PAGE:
and industrial conglomerates.  Alfa Bank, the group's banking 
subsidiary, is Russia's largest private bank. 
 
OTHER MAJOR RUSSIAN ACQUISITIONS 
-------------------------------- 
 
¶6. (U) Russian state-owned banking groups have followed similar 
strategies.  VTB Bank (then Vneshtorgbank), VEB, and Sberbank 
established subsidiaries in Ukraine to serve large (often 
state-owned) Russian corporate customers.  They later purchased 
local lenders to acquire necessary infrastructure for universal 
commercial banking operations. 
 
¶7. (U) VTB Bank purchased a 98% stake in Kyiv-based Mriya Bank in 
2006, then owned by Ukraine's current Foreign Minister Poroshenko. 
In early 2009, VEB (Russia's economic development bank), bought 98% 
of Prominvestbank, an embattled lender that had been in state 
receivership since October 2008.  Sberbank acquired small Kyiv-based 
NRB in December 2007.  CEO German Gref said then he planned to 
inject $400 million in capital and expand the bank's assets so that 
Sberbank could become one of Ukraine's top-ten banks within three 
years. 
 
GEOGRAPHY DRIVES EXPANSION 
-------------------------- 
 
¶8. (U) Russia is Ukraine's largest trading partner and one of its 
largest investors.  Moreover, Ukraine's relative lack of banking 
sector development, which had made the country attractive to foreign 
players including Austria's Raiffeisen, Italy's UniCredit, and 
France's BNP Paribas, remains an important draw for Russian banks 
looking for growth opportunities beyond Russian borders.  Russia's 
biggest banking groups can often draw on resources unrelated to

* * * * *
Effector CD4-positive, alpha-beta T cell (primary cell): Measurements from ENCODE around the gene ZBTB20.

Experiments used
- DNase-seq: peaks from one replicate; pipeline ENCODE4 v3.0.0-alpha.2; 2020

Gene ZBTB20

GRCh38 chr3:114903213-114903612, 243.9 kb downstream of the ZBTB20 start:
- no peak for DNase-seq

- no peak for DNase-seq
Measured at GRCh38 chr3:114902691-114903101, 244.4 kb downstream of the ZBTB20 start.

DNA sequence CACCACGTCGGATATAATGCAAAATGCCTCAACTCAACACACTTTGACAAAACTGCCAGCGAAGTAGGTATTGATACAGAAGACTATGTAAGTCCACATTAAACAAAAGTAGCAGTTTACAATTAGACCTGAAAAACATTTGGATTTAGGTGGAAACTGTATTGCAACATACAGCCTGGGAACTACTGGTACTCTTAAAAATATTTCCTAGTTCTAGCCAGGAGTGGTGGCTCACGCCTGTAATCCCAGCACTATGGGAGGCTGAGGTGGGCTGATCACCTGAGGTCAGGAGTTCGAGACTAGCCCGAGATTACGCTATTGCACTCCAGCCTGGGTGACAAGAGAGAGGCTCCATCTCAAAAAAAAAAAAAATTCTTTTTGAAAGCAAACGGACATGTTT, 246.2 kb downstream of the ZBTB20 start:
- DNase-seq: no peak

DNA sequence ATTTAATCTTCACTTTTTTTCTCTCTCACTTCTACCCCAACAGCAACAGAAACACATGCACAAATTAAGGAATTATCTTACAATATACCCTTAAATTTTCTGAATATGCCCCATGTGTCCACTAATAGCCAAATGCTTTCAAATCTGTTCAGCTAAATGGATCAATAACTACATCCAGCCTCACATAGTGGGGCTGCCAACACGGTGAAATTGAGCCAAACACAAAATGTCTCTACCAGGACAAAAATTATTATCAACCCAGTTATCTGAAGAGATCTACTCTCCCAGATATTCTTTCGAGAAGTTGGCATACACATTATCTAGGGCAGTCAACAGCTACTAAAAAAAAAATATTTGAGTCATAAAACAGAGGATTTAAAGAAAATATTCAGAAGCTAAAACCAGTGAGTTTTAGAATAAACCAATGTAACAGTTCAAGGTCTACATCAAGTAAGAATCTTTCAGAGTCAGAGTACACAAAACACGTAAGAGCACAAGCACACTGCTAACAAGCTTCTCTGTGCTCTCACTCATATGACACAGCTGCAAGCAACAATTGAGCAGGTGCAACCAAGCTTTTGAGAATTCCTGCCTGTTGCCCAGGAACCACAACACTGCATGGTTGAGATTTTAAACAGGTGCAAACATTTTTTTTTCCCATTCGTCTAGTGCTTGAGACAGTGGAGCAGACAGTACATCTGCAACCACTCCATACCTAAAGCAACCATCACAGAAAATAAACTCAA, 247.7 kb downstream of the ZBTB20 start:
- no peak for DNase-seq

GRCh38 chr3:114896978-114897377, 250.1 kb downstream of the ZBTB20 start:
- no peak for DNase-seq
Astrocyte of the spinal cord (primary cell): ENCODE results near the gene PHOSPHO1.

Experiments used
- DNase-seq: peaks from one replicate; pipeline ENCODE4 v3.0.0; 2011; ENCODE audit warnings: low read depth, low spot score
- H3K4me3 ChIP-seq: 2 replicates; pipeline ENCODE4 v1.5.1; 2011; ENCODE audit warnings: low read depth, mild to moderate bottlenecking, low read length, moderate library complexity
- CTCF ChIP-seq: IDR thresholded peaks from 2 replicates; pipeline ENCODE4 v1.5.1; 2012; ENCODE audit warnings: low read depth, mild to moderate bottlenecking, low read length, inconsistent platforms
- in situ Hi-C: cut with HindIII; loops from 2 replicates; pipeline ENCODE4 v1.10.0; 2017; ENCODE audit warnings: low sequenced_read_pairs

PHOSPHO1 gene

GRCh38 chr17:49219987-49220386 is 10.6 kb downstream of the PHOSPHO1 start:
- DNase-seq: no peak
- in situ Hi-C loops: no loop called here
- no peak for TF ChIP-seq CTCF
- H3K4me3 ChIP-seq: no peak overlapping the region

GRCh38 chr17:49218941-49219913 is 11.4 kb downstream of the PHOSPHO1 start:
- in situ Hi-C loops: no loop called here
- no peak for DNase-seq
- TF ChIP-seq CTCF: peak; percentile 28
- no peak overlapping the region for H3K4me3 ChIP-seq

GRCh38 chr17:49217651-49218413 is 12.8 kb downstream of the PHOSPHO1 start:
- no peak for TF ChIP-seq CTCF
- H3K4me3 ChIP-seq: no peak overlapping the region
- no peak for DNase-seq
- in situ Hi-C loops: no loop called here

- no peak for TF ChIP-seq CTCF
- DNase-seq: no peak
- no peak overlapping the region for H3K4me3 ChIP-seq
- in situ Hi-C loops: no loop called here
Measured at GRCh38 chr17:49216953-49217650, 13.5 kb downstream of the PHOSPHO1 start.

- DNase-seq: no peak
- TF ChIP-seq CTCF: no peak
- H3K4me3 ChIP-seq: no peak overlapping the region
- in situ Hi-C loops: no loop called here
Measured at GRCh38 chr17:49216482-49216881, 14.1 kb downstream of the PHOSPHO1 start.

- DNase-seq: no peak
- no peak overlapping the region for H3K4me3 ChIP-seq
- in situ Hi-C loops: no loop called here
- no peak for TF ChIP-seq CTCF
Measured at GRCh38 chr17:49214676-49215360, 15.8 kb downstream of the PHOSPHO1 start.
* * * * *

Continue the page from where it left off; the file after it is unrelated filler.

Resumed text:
their core banking activities.  State banks have the explicit 
backing of the Russian government, while private institutions, like 
Alfa Bank Ukraine, draw on sizable financial resources of parental 
institutions. 
 
KYIV 00002170  002.2 OF 002 
 
 
 
"RUSSIFICATION" OF UKRAINIAN BANKING SECTOR UNLIKELY 
--------------------------------------------- ------- 
 
¶9. (SBU) Despite high ambitions and deep pockets, Russian banks are 
unlikely to significantly change the landscape of Ukraine's 
well-diversified banking sector, local analysts say. 
Prominvestbank, the largest Russian-owned bank in Ukraine, is only 
about a third of the size of Privatbank, Ukraine's largest lender. 
Local subsidiaries of Raiffeisen, BNP, and Unicredit are also 
significantly bigger than their Russian counterparts.  Moreover, 
some analysts remain skeptical about Russian banks' appetite to 
further expand, given the National Bank of Ukraine's non-transparent 
refinancing decisions and numerous restrictions seemingly targeting 
foreign-owned banks. 
 
COMMENT 
------- 
 
¶10. (SBU) Given the close economic ties between the two countries, 
Russian banks' increased activity in Ukraine is hardly surprising. 
Moreover, Russian banks, which often rely on the state or their 
parental business structures for funding, are among the few players 
with the capital to expand their operations, either organically or 
through acquisitions.  Yet, according to analysts, while their 
recent forays into Ukraine have come at a time when most other 
foreign players are downsizing their operations, they are unlikely 
to significantly tip the scales in the country's diversified banking 
sector.